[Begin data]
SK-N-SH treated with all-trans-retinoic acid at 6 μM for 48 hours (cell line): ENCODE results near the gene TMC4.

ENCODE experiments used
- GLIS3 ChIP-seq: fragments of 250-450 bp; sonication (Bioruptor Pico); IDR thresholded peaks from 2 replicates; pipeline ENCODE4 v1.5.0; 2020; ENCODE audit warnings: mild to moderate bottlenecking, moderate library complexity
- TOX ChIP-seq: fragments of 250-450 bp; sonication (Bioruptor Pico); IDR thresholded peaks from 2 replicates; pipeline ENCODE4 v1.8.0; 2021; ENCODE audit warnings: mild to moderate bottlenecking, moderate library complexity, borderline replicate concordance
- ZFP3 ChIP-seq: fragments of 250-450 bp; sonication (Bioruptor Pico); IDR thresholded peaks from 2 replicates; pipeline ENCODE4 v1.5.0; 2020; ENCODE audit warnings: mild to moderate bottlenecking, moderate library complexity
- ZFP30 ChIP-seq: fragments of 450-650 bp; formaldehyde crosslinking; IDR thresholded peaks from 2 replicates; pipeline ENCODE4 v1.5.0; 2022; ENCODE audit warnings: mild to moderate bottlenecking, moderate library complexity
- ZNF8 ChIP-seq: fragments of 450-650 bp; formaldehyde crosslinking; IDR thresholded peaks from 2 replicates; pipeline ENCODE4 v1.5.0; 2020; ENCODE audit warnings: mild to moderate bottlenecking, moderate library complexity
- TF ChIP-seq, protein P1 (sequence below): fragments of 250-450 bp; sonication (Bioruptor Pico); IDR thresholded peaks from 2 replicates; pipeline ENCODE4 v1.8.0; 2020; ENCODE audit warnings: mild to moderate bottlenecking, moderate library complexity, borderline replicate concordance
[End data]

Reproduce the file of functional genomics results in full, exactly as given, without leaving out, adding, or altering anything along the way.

SK-N-SH treated with all-trans-retinoic acid at 6 μM for 48 hours (cell line): ENCODE results near the gene TMC4.

ENCODE experiments used
- GLIS3 ChIP-seq: fragments of 250-450 bp; sonication (Bioruptor Pico); IDR thresholded peaks from 2 replicates; pipeline ENCODE4 v1.5.0; 2020; ENCODE audit warnings: mild to moderate bottlenecking, moderate library complexity
- TOX ChIP-seq: fragments of 250-450 bp; sonication (Bioruptor Pico); IDR thresholded peaks from 2 replicates; pipeline ENCODE4 v1.8.0; 2021; ENCODE audit warnings: mild to moderate bottlenecking, moderate library complexity, borderline replicate concordance
- ZFP3 ChIP-seq: fragments of 250-450 bp; sonication (Bioruptor Pico); IDR thresholded peaks from 2 replicates; pipeline ENCODE4 v1.5.0; 2020; ENCODE audit warnings: mild to moderate bottlenecking, moderate library complexity
- ZFP30 ChIP-seq: fragments of 450-650 bp; formaldehyde crosslinking; IDR thresholded peaks from 2 replicates; pipeline ENCODE4 v1.5.0; 2022; ENCODE audit warnings: mild to moderate bottlenecking, moderate library complexity
- ZNF8 ChIP-seq: fragments of 450-650 bp; formaldehyde crosslinking; IDR thresholded peaks from 2 replicates; pipeline ENCODE4 v1.5.0; 2020; ENCODE audit warnings: mild to moderate bottlenecking, moderate library complexity
- TF ChIP-seq, protein P1 (sequence below): fragments of 250-450 bp; sonication (Bioruptor Pico); IDR thresholded peaks from 2 replicates; pipeline ENCODE4 v1.8.0; 2020; ENCODE audit warnings: mild to moderate bottlenecking, moderate library complexity, borderline replicate concordance